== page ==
The California Independent System Operator Corporation grid operators managed reliable electricity delivery this summer through major wildfires, historic drought conditions and heat waves.
This summer’s highest level of demand reached 45,090 MW at 4:53 p.m. on September 15, 2014. This compares to 45,097 MW set on June 28, 2013 and 46,846 MW on August 13, 2012. The ISO’s highest peak on record is 50,270 MW on July 24, 2006.
On a local level, southern California set new demand records that underscore the impact from above normal — hot — temperatures recorded during the summer, especially along the coast. San Diego Gas & Electric area experienced record use on Monday, September 15 and then topped that on September 16 with an all-time record demand of 4,895 MW. The standing record peak was 4,684 MW set on September 27, 2010.
Southern California Edison area also experienced heavy loads reaching 23,266 MW on September 15. This was just shy of the area’s all-time peak of 23,388 MW set on September 7, 2011.
Meanwhile, one of the California ISO‘s newest participating transmission owners, Valley Electric Association of Pahrump, Nevada, which serves a 6,800 square mile area south of Las Vegas and a sliver of California, set a new demand record of 120 MW on July 1, 2014.
“No matter the conditions, the ISO’s main objective is to keep the power flowing to the nearly 30 million consumers we serve,” said Eric Schmitt, ISO’s Vice President, Operations. “We had challenging drought conditions that limited hydro electricity production, hotter than normal temperatures and wildfires that threatened high-voltage power lines. Yet, grid operators working round the clock overcame those challenges to maintain reliability.”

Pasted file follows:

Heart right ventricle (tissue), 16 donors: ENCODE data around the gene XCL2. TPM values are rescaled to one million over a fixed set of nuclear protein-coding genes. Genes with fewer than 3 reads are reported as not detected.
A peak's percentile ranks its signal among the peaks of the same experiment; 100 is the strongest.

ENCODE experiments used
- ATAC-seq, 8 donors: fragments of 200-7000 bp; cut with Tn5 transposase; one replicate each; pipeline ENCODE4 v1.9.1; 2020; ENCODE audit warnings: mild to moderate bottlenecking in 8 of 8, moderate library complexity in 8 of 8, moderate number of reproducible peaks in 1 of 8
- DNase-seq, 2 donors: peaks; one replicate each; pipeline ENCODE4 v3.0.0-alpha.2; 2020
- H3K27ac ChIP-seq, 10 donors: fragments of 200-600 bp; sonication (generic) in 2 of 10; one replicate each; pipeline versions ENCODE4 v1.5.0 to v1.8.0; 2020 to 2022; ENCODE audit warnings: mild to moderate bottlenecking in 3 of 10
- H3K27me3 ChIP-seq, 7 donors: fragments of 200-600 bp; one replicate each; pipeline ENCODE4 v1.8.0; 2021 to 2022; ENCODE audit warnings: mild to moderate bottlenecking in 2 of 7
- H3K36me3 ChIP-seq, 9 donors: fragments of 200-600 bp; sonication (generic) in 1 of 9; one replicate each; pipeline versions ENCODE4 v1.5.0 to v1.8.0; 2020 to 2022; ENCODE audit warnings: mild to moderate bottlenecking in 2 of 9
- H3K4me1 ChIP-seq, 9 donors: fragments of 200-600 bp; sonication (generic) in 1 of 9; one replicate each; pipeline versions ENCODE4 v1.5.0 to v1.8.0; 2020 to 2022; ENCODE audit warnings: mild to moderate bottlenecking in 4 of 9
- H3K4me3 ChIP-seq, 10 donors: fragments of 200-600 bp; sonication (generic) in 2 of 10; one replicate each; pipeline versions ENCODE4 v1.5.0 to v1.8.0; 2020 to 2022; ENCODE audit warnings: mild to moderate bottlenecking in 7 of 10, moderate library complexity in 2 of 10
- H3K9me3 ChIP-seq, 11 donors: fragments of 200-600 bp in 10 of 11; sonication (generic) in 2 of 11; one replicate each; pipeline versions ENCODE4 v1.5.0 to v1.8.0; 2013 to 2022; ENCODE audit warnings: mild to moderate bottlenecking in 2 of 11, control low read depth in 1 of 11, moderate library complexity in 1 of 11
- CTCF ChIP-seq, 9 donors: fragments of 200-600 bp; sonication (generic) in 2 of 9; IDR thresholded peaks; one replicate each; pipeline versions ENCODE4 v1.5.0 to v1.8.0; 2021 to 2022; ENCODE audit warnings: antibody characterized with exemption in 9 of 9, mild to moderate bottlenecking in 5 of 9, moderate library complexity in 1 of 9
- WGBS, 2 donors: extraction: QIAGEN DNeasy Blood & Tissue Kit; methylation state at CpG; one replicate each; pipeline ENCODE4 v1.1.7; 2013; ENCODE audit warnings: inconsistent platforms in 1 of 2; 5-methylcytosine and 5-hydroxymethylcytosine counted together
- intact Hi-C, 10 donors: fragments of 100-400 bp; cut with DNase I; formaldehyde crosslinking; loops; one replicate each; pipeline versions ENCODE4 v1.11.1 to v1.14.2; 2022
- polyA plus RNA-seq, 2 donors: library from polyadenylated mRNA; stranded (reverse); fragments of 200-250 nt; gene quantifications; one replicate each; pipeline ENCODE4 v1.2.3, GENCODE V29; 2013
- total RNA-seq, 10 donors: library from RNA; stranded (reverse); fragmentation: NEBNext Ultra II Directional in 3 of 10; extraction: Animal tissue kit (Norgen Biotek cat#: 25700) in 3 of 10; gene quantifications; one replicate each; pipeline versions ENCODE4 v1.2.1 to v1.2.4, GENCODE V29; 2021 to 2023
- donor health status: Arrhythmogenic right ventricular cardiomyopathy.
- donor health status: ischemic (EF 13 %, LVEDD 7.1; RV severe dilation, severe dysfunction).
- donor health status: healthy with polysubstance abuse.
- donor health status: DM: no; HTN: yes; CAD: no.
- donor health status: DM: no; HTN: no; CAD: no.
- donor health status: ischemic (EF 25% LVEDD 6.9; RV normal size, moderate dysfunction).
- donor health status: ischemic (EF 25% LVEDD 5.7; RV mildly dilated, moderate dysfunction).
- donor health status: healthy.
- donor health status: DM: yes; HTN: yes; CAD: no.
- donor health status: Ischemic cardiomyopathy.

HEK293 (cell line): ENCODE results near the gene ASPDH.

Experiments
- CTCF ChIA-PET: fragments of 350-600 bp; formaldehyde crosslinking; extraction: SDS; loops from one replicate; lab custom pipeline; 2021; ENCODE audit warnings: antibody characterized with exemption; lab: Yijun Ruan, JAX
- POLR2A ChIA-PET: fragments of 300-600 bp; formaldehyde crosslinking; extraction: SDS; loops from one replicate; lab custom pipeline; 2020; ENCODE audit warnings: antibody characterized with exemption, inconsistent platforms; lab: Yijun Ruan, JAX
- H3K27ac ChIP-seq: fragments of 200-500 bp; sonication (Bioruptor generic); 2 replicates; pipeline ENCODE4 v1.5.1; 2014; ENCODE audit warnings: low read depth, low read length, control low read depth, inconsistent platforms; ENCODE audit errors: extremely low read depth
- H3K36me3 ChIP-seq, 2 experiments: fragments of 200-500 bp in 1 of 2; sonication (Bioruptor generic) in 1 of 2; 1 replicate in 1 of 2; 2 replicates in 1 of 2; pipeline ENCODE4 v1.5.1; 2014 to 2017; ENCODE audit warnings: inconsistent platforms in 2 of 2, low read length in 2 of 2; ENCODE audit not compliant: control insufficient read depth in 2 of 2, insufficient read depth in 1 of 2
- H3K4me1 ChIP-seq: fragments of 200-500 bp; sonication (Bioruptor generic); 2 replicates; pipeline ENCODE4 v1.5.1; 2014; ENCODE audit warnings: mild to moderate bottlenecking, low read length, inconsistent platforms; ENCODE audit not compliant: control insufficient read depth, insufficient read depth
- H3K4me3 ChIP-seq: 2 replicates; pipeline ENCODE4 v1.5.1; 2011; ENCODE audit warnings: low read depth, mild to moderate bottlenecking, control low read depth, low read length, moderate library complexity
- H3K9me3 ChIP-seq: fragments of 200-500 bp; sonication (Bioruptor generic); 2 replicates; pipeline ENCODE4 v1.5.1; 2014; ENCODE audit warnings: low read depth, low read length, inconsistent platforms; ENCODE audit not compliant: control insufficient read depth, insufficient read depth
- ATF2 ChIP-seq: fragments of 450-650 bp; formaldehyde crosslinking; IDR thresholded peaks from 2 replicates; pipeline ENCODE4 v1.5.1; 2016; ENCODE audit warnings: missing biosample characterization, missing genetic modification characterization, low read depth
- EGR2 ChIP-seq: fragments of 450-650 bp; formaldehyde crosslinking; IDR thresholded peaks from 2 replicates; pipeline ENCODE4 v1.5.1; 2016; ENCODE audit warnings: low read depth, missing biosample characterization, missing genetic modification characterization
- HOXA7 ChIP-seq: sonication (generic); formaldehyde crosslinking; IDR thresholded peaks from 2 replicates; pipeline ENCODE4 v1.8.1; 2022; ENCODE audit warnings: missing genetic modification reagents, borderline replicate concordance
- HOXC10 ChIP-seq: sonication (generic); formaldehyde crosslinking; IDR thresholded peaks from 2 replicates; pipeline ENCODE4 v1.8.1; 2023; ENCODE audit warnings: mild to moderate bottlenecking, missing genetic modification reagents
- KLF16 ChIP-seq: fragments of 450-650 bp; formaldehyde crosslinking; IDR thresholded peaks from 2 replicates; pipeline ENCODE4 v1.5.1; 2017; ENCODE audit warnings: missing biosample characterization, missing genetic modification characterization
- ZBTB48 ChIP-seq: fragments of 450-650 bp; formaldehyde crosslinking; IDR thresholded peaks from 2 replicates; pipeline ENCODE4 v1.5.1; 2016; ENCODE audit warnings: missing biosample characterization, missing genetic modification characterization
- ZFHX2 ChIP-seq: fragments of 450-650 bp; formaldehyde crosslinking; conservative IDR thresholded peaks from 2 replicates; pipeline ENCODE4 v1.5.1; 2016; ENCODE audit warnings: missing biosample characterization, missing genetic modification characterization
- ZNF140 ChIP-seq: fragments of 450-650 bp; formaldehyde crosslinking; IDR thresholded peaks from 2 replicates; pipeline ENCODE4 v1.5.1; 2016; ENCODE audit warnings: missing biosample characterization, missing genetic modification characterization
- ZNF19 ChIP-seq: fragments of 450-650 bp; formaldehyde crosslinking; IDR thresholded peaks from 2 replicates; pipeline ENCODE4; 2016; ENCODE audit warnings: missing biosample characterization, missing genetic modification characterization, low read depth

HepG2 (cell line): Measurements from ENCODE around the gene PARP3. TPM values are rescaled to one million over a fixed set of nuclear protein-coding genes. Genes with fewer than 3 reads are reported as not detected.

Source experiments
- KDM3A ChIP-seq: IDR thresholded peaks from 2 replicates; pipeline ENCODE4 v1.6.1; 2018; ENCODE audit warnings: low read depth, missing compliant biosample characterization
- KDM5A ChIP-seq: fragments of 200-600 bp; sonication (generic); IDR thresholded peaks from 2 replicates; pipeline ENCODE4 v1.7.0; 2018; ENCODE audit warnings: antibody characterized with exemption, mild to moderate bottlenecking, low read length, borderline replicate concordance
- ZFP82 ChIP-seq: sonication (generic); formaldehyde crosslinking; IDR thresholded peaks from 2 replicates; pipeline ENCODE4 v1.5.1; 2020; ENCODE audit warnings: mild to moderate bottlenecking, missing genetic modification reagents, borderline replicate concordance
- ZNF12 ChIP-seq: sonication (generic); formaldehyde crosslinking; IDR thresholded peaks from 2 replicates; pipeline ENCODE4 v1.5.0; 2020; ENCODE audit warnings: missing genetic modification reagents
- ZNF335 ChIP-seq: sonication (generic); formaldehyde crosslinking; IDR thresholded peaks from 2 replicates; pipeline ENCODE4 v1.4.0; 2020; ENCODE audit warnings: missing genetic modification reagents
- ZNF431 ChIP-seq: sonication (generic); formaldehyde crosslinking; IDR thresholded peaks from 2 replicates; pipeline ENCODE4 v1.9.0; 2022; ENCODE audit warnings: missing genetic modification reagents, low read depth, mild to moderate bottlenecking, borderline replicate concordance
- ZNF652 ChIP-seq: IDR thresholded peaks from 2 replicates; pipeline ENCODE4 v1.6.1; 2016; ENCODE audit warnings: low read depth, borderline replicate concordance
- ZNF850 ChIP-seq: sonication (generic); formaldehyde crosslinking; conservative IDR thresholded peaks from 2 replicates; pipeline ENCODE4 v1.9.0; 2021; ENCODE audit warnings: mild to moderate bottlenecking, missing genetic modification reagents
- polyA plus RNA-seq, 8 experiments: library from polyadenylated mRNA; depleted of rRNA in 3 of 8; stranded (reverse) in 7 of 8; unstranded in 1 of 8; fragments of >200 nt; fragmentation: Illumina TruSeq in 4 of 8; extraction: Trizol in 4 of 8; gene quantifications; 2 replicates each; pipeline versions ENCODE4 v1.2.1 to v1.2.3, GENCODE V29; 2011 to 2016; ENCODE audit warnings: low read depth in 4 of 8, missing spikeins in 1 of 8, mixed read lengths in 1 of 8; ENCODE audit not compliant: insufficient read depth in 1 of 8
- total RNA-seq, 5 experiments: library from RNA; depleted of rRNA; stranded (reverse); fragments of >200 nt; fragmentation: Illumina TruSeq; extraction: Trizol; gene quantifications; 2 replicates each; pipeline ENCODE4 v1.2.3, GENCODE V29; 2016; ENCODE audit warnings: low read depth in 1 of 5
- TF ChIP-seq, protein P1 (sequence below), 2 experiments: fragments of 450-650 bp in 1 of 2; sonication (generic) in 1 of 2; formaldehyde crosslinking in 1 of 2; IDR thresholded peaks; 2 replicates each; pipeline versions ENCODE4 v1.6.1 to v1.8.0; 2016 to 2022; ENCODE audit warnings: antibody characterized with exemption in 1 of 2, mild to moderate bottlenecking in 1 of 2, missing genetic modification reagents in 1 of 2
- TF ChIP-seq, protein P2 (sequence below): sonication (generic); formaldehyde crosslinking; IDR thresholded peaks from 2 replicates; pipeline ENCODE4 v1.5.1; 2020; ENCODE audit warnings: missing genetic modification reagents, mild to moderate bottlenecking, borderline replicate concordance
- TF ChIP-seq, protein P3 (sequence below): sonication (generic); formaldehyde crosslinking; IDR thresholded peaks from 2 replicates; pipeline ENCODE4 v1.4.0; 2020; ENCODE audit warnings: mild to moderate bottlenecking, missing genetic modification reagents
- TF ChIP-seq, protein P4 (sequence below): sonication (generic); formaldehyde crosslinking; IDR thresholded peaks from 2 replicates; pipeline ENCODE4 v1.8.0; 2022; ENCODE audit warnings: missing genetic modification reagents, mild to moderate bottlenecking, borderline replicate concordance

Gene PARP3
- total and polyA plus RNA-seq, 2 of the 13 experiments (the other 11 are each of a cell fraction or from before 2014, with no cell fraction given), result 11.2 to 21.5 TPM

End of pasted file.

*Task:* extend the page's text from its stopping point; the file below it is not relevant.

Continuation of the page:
The ISO region, which covers most of California and a small part of Nevada, experienced numerous wildfires this year, but only a limited number threatened the high voltage grid. The San Diego County fires in mid-May triggered the year’s only transmission emergency as 14 blazes threatened high-voltage lines serving the area as well as to the distribution lines that connect homes and businesses to electrical substations. Although there were several tense hours as the May 14 firestorms raged, grid operators from the ISO, working with San Diego Gas & Electric operators, managed to avoid electrical interruptions on the high-voltage grid.
In the 2014 Summer Loads and Resource Assessment, released in May, the ISO forecast we would have 1,300 MW to 1,669 MW less hydroelectricity available this summer. With historic drought conditions, there were 1,628 MW less of in-state hydropower this summer. The hourly peak hydro generation for the summer occurred on July 31, 2014 with 5,016 MW.
Solar production hit a new peak on September 29, 2014 with 4,903 MW. The ISO has about 5,500 MW of utility solar resources connected to the grid. Meanwhile, wind facilities set a production record on April 12, 2014 with 4,768 MW — about 5,900 MW of wind resources are interconnected.
Counting all renewable resources (including small hydro, biomass, biogas, geothermal), the ISO has 15,226 MW of clean power on the grid.
The ISO is working with asset owners over the next several months to properly schedule maintenance on power plants and the transmission system without disrupting electricity delivery this winter and prepare for next summer.